His goal this year is to transport a million travelers and he recognizes that his fight is not so much focused on competing with Renfe or with the operators that come (ILSA, Air Nostrum and Trenitalia company will soon join) as focusing on modal competition. “The volume of travelers who leave the car, the bus and the plane, and go to the train, has to grow a lot. To achieve this we join the effort of Spain, with a network [de alta velocidad] incredible, where there are more than 55,000 million euros invested. You have to use it well ”. It is not mere rhetoric: Europe is betting, with France as a leading player, to boost the rail sector in response to climate change. Initiatives such as those to ban flights of less than two and a half hours announced in the neighboring country and studied in Spain go in that direction.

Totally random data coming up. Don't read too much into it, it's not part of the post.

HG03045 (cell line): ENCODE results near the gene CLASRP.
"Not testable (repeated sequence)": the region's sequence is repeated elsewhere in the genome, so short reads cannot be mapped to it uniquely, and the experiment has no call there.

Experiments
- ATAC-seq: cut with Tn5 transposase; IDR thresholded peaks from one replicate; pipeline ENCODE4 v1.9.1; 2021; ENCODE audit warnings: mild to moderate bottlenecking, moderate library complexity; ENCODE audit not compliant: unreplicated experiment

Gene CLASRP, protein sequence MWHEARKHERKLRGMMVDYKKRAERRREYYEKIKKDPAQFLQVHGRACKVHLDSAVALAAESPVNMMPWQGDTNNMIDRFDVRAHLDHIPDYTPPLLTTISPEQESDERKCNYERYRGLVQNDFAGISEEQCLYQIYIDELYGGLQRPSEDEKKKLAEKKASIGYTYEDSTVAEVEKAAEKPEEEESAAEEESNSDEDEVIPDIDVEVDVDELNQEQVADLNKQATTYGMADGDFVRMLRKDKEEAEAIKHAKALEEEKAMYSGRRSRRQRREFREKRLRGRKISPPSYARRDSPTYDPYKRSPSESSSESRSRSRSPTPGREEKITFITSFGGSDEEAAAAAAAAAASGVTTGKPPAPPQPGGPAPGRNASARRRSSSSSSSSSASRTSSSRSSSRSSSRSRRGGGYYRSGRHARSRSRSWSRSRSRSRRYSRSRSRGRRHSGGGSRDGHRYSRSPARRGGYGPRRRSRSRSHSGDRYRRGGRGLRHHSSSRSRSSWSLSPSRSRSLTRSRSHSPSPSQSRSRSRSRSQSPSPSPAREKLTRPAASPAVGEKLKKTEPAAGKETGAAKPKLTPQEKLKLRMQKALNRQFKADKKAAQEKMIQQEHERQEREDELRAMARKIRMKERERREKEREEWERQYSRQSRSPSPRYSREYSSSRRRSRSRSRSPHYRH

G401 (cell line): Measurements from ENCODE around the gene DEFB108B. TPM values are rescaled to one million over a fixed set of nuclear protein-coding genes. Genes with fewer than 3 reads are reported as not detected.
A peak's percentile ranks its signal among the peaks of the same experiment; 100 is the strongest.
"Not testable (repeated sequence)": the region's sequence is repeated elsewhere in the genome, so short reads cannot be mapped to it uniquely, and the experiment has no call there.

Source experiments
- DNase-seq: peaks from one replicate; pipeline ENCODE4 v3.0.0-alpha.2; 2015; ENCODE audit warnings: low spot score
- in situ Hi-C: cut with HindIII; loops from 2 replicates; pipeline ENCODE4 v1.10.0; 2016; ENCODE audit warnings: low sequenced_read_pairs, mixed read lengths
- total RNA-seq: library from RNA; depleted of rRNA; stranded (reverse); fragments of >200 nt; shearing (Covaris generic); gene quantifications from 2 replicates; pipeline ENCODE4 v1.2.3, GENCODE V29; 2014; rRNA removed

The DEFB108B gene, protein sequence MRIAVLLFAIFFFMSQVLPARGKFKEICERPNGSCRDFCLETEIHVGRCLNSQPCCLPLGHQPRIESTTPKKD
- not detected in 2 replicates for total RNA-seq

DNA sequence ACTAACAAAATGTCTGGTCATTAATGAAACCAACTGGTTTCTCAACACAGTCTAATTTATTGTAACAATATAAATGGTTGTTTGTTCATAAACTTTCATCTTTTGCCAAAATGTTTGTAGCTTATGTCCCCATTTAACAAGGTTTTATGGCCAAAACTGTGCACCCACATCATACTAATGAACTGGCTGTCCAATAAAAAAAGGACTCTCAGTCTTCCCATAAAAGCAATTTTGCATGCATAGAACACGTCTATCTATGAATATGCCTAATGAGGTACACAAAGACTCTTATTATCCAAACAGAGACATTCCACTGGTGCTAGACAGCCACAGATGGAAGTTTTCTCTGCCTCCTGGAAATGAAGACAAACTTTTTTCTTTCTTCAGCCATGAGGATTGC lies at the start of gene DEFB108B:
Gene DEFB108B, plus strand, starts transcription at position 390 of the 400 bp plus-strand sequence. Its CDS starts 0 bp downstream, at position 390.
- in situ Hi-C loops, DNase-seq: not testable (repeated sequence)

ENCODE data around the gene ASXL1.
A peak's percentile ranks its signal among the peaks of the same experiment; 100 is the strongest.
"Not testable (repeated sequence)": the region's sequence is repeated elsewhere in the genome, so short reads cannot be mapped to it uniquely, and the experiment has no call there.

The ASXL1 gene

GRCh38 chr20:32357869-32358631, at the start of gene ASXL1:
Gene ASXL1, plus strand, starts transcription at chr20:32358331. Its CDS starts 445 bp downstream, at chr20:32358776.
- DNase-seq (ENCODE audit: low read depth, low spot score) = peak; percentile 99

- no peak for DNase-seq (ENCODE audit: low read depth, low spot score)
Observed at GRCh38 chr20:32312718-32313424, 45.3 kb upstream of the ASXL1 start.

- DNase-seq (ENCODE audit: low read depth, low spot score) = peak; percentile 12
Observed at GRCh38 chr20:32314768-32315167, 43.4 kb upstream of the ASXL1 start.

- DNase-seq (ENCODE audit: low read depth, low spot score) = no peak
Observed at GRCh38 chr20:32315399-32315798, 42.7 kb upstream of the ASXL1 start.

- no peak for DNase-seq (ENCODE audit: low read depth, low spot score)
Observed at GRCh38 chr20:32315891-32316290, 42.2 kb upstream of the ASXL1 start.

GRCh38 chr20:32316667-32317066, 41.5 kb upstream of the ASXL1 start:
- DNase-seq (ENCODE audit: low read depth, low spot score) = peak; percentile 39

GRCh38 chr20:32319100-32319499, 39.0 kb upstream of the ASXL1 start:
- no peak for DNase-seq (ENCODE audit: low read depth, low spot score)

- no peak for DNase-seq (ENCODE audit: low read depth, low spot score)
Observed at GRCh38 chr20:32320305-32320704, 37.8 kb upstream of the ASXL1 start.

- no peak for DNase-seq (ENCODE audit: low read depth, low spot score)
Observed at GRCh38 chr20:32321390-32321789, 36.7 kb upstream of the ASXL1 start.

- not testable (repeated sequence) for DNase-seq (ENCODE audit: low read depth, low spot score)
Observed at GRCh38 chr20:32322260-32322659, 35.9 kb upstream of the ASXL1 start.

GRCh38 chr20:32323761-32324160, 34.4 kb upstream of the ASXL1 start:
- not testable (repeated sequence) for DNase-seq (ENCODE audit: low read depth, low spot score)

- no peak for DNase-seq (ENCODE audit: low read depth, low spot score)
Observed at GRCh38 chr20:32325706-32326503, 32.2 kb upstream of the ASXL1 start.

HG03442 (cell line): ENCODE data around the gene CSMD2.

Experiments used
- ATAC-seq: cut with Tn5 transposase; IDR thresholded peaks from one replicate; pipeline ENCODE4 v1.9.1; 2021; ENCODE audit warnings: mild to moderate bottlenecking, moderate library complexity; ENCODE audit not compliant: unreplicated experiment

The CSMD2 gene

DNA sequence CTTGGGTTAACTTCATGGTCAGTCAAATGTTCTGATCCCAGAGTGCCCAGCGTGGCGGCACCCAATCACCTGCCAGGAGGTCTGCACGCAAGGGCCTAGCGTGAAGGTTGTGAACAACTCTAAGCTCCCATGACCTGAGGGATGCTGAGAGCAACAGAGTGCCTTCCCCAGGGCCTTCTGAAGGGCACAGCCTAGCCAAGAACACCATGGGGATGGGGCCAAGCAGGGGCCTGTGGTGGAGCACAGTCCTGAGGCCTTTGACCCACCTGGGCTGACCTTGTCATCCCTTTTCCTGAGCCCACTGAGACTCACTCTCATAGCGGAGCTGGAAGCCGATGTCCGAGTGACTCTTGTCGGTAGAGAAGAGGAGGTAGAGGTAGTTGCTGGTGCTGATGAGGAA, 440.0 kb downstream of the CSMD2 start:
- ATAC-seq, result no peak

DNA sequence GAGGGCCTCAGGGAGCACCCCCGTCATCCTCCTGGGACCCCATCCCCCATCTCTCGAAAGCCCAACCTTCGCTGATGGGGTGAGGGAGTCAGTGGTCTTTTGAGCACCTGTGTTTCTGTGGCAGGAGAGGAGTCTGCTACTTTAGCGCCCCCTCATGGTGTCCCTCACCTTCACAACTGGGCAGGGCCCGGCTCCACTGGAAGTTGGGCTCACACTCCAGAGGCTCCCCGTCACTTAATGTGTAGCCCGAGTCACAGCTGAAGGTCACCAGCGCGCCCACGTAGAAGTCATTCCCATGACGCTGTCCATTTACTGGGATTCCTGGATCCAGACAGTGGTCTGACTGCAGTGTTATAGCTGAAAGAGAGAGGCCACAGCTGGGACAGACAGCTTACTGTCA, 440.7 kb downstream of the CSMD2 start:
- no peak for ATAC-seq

Although for Ouigo the most immediate fight has to do with money: on the one hand, they complain about how fees are calculated and, on the other, they fear changes in the panorama when the new law of the railway sector is approved, which could have the parliamentary go-ahead this fall. Adif is in favor of decoupling its revenue model from the General State Budgets and wants to have the freedom to set the rates paid by operators in accordance with objectives in line with the market and not with political ups and downs. And Ouigo wants predictability. “There are two paradoxes: we have trains with 509 seats. At the end of the year we will go with a multiple unit, so each row will offer more than 1,000 seats, something that will facilitate that we have a very low carbon footprint. However, tolls, fees, are calculated per place offered. In other words, they punish the operators for putting many places in the same row when it is a way of optimizing the system ”.